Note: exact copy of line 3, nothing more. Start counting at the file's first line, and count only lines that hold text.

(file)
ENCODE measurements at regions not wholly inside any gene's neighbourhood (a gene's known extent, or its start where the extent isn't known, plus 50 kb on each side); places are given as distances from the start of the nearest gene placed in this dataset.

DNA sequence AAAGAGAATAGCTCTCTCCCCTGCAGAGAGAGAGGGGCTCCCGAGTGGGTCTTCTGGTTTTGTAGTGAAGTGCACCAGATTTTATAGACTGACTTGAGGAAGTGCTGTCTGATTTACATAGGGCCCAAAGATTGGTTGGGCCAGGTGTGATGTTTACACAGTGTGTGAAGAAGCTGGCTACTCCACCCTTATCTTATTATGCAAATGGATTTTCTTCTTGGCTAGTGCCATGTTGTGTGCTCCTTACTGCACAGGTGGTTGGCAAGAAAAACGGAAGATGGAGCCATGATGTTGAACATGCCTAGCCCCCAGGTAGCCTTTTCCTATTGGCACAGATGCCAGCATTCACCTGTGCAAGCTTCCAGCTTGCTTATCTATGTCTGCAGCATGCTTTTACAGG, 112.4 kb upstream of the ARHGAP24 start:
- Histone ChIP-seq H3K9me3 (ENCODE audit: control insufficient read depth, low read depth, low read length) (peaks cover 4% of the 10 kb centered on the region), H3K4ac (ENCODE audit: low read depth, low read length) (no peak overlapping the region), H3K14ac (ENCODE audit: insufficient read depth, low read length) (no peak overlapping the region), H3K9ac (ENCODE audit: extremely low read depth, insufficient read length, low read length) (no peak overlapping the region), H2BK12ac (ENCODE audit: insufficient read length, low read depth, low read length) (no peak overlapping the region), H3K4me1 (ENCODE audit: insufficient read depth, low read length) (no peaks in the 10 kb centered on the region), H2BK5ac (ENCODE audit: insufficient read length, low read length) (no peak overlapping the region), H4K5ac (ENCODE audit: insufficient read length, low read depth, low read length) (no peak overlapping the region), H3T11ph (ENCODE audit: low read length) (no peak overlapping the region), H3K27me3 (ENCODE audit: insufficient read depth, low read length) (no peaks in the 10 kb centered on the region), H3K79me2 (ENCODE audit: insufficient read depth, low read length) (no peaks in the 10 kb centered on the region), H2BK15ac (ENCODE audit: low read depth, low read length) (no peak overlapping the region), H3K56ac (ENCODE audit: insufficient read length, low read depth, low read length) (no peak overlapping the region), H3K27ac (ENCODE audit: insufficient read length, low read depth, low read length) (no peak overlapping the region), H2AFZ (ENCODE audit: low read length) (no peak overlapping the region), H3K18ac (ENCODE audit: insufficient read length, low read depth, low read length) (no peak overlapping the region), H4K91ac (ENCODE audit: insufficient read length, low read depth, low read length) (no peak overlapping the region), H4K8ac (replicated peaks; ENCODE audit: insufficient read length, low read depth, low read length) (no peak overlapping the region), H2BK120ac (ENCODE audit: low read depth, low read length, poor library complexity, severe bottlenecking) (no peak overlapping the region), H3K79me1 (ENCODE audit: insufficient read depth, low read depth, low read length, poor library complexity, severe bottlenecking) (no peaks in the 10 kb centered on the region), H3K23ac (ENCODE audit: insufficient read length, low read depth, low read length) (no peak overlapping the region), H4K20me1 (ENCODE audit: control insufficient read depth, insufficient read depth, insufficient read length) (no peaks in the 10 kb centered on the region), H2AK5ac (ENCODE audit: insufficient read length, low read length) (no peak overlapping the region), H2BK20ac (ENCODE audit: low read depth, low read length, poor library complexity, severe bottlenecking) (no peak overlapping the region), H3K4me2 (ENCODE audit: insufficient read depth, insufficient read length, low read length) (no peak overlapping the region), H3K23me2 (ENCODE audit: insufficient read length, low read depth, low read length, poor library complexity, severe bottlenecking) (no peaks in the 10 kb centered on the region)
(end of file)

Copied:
- Histone ChIP-seq H3K9me3 (ENCODE audit: control insufficient read depth, low read depth, low read length) (peaks cover 4% of the 10 kb centered on the region), H3K4ac (ENCODE audit: low read depth, low read length) (no peak overlapping the region), H3K14ac (ENCODE audit: insufficient read depth, low read length) (no peak overlapping the region), H3K9ac (ENCODE audit: extremely low read depth, insufficient read length, low read length) (no peak overlapping the region), H2BK12ac (ENCODE audit: insufficient read length, low read depth, low read length) (no peak overlapping the region), H3K4me1 (ENCODE audit: insufficient read depth, low read length) (no peaks in the 10 kb centered on the region), H2BK5ac (ENCODE audit: insufficient read length, low read length) (no peak overlapping the region), H4K5ac (ENCODE audit: insufficient read length, low read depth, low read length) (no peak overlapping the region), H3T11ph (ENCODE audit: low read length) (no peak overlapping the region), H3K27me3 (ENCODE audit: insufficient read depth, low read length) (no peaks in the 10 kb centered on the region), H3K79me2 (ENCODE audit: insufficient read depth, low read length) (no peaks in the 10 kb centered on the region), H2BK15ac (ENCODE audit: low read depth, low read length) (no peak overlapping the region), H3K56ac (ENCODE audit: insufficient read length, low read depth, low read length) (no peak overlapping the region), H3K27ac (ENCODE audit: insufficient read length, low read depth, low read length) (no peak overlapping the region), H2AFZ (ENCODE audit: low read length) (no peak overlapping the region), H3K18ac (ENCODE audit: insufficient read length, low read depth, low read length) (no peak overlapping the region), H4K91ac (ENCODE audit: insufficient read length, low read depth, low read length) (no peak overlapping the region), H4K8ac (replicated peaks; ENCODE audit: insufficient read length, low read depth, low read length) (no peak overlapping the region), H2BK120ac (ENCODE audit: low read depth, low read length, poor library complexity, severe bottlenecking) (no peak overlapping the region), H3K79me1 (ENCODE audit: insufficient read depth, low read depth, low read length, poor library complexity, severe bottlenecking) (no peaks in the 10 kb centered on the region), H3K23ac (ENCODE audit: insufficient read length, low read depth, low read length) (no peak overlapping the region), H4K20me1 (ENCODE audit: control insufficient read depth, insufficient read depth, insufficient read length) (no peaks in the 10 kb centered on the region), H2AK5ac (ENCODE audit: insufficient read length, low read length) (no peak overlapping the region), H2BK20ac (ENCODE audit: low read depth, low read length, poor library complexity, severe bottlenecking) (no peak overlapping the region), H3K4me2 (ENCODE audit: insufficient read depth, insufficient read length, low read length) (no peak overlapping the region), H3K23me2 (ENCODE audit: insufficient read length, low read depth, low read length, poor library complexity, severe bottlenecking) (no peaks in the 10 kb centered on the region)